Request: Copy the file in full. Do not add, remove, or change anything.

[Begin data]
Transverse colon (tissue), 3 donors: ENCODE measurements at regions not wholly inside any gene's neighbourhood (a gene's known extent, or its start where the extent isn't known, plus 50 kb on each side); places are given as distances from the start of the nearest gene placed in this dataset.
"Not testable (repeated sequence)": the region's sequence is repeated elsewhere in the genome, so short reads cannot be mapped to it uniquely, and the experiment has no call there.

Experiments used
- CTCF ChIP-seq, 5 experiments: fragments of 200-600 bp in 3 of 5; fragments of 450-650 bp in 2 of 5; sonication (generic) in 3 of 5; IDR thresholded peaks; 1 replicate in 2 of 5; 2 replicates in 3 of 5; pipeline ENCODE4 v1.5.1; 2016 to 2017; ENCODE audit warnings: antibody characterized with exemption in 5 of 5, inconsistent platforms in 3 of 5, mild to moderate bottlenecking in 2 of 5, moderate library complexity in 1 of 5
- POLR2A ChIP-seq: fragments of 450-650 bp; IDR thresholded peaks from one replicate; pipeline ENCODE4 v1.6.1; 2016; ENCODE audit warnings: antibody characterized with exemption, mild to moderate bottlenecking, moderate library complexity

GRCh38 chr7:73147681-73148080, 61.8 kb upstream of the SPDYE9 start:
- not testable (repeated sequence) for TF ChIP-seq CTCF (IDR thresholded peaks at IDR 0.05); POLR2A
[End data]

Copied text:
Transverse colon (tissue), 3 donors: ENCODE measurements at regions not wholly inside any gene's neighbourhood (a gene's known extent, or its start where the extent isn't known, plus 50 kb on each side); places are given as distances from the start of the nearest gene placed in this dataset.
"Not testable (repeated sequence)": the region's sequence is repeated elsewhere in the genome, so short reads cannot be mapped to it uniquely, and the experiment has no call there.

Experiments used
- CTCF ChIP-seq, 5 experiments: fragments of 200-600 bp in 3 of 5; fragments of 450-650 bp in 2 of 5; sonication (generic) in 3 of 5; IDR thresholded peaks; 1 replicate in 2 of 5; 2 replicates in 3 of 5; pipeline ENCODE4 v1.5.1; 2016 to 2017; ENCODE audit warnings: antibody characterized with exemption in 5 of 5, inconsistent platforms in 3 of 5, mild to moderate bottlenecking in 2 of 5, moderate library complexity in 1 of 5
- POLR2A ChIP-seq: fragments of 450-650 bp; IDR thresholded peaks from one replicate; pipeline ENCODE4 v1.6.1; 2016; ENCODE audit warnings: antibody characterized with exemption, mild to moderate bottlenecking, moderate library complexity

GRCh38 chr7:73147681-73148080, 61.8 kb upstream of the SPDYE9 start:
- not testable (repeated sequence) for TF ChIP-seq CTCF (IDR thresholded peaks at IDR 0.05); POLR2A